On June 19, the Chronicle of Higher Education published a mock syllabus for a college course called Trump 101. This in turn inspired a number of professors to write a letter, calling the Trump syllabus “highly objectionable,” “intellectually dishonest,” and “irresponsible.” The letter points out that the CoHE syllabus has no books by writers of color, and that it “fails to include works on sexism, racism, whiteness, immigration, xenophobia, Islamophobia, or nativism.” Now, at the Public Books website, historians N. D. B. Connolly and Keisha N. Blain, who sought out advice from more than 100 scholars, have posted a far more thorough Trump Studies syllabus, which acts as both a response to the CoHE syllabus and an invaluable tool for anyone interested in “the past and present conditions that allowed Trump to seize electoral control of a major American political party.”
In a piece of fiction for—wait for it—the New York Times, Chimamanda Ngozi Adichie imagines a day in the life of Melania Trump. Melania has the hots for her Pilates instructor (a black woman who Donald thinks should be teaching hip hop) and hates but bravely tolerates the prissy, scheming Ivanka. Donald struggles to get it up: “He kissed her, eager and dramatic and sweaty as he often was . . . and then fumbled and shifted and suddenly got up and said he had a phone call to make. Only then did she understand what had happened. They did not talk about it, but for a few days he had sulked and snapped, as though it were her fault.”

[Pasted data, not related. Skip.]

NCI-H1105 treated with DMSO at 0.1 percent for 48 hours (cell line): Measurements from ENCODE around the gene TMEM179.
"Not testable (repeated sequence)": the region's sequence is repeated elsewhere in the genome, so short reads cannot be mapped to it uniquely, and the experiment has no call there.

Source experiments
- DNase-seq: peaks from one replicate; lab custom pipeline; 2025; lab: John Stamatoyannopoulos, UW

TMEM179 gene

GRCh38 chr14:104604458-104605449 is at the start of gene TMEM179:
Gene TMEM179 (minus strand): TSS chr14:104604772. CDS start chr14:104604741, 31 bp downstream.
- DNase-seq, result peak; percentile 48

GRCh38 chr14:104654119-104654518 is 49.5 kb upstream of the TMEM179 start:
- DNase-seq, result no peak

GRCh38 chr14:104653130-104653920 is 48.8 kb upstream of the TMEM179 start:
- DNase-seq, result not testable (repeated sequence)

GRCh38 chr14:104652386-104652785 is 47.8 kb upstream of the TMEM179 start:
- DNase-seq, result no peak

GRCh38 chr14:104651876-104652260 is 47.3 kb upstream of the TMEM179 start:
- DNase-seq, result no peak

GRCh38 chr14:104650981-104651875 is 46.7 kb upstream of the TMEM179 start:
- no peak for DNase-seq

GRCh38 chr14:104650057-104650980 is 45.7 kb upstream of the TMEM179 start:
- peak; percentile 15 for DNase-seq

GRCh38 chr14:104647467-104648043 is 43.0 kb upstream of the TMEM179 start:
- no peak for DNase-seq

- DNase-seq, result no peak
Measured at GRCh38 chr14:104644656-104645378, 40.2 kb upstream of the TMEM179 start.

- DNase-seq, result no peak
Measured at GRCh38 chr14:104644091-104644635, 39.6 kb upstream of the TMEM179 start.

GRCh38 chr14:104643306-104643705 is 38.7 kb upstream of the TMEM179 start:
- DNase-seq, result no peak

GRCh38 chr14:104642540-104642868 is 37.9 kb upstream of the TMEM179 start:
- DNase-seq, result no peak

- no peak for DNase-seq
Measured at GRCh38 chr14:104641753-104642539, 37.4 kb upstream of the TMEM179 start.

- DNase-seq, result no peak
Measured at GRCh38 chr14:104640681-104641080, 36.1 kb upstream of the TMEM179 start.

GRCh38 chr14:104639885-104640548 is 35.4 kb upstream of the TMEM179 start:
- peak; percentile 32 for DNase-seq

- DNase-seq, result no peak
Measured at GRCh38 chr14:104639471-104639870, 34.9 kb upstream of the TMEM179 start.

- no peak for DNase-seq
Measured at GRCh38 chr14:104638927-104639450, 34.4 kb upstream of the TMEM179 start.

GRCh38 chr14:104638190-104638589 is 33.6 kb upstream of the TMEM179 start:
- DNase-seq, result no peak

“The disconnect between the bluster, the bravado, the bombast, and this insecure, thin-skinned, hyper-reactive child” also interests the writer Mark Singer, whose 1997 New Yorker profile of Trump was an understated coup. VICE interviews Singer about his interactions with Trump and shares this excellent anecdote: “When the profile was collected in a book of Singer’s work, Trump denounced the writer in a letter to the New York Times Book Review, a piece of publicity that boosted the book’s sales. In gratitude, Singer sent Trump a thank-you letter and a check for $37.82, and Trump replied with a missive that called Singer a ‘TOTAL LOSER’—but the self-proclaimed billionaire also cashed the check.” Read the repackaged profile, and Singer’s fresh insights about the candidate, in his new book Trump and Me.
Upending expectations, Amy Schumer bares her entirely ink-free back on the cover of her forthcoming essay collection, The Girl with the Lower Back Tattoo, for which she received an advance of $8 million.
Gizmodo presents a richly illustrated book review of Dark Night, a memoir by television and comic book writer Paul Dini. Best known for his work on Batman: The Animated Series, Dini faces real-world demons in this graphic account of a long-ago mugging.